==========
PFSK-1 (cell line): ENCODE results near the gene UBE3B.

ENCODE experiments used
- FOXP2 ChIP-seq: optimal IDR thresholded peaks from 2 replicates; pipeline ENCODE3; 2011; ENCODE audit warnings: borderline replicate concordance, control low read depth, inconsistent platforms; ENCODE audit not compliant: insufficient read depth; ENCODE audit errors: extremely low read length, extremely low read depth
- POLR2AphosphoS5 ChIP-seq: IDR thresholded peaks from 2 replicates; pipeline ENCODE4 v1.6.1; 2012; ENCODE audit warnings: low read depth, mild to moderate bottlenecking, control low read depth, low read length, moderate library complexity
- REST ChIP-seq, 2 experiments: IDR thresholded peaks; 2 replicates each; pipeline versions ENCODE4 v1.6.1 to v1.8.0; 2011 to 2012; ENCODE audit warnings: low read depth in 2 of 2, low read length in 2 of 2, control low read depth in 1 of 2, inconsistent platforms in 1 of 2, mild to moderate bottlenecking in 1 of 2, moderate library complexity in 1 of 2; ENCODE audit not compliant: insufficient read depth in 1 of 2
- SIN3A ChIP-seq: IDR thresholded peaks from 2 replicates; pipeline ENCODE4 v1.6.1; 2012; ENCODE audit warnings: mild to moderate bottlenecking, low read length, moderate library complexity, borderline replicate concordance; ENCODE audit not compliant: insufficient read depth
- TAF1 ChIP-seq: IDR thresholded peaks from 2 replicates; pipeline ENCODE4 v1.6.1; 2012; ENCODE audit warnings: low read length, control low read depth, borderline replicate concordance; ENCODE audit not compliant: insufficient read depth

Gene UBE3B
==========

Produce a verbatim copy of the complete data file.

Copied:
PFSK-1 (cell line): ENCODE results near the gene UBE3B.

ENCODE experiments used
- FOXP2 ChIP-seq: optimal IDR thresholded peaks from 2 replicates; pipeline ENCODE3; 2011; ENCODE audit warnings: borderline replicate concordance, control low read depth, inconsistent platforms; ENCODE audit not compliant: insufficient read depth; ENCODE audit errors: extremely low read length, extremely low read depth
- POLR2AphosphoS5 ChIP-seq: IDR thresholded peaks from 2 replicates; pipeline ENCODE4 v1.6.1; 2012; ENCODE audit warnings: low read depth, mild to moderate bottlenecking, control low read depth, low read length, moderate library complexity
- REST ChIP-seq, 2 experiments: IDR thresholded peaks; 2 replicates each; pipeline versions ENCODE4 v1.6.1 to v1.8.0; 2011 to 2012; ENCODE audit warnings: low read depth in 2 of 2, low read length in 2 of 2, control low read depth in 1 of 2, inconsistent platforms in 1 of 2, mild to moderate bottlenecking in 1 of 2, moderate library complexity in 1 of 2; ENCODE audit not compliant: insufficient read depth in 1 of 2
- SIN3A ChIP-seq: IDR thresholded peaks from 2 replicates; pipeline ENCODE4 v1.6.1; 2012; ENCODE audit warnings: mild to moderate bottlenecking, low read length, moderate library complexity, borderline replicate concordance; ENCODE audit not compliant: insufficient read depth
- TAF1 ChIP-seq: IDR thresholded peaks from 2 replicates; pipeline ENCODE4 v1.6.1; 2012; ENCODE audit warnings: low read length, control low read depth, borderline replicate concordance; ENCODE audit not compliant: insufficient read depth

Gene UBE3B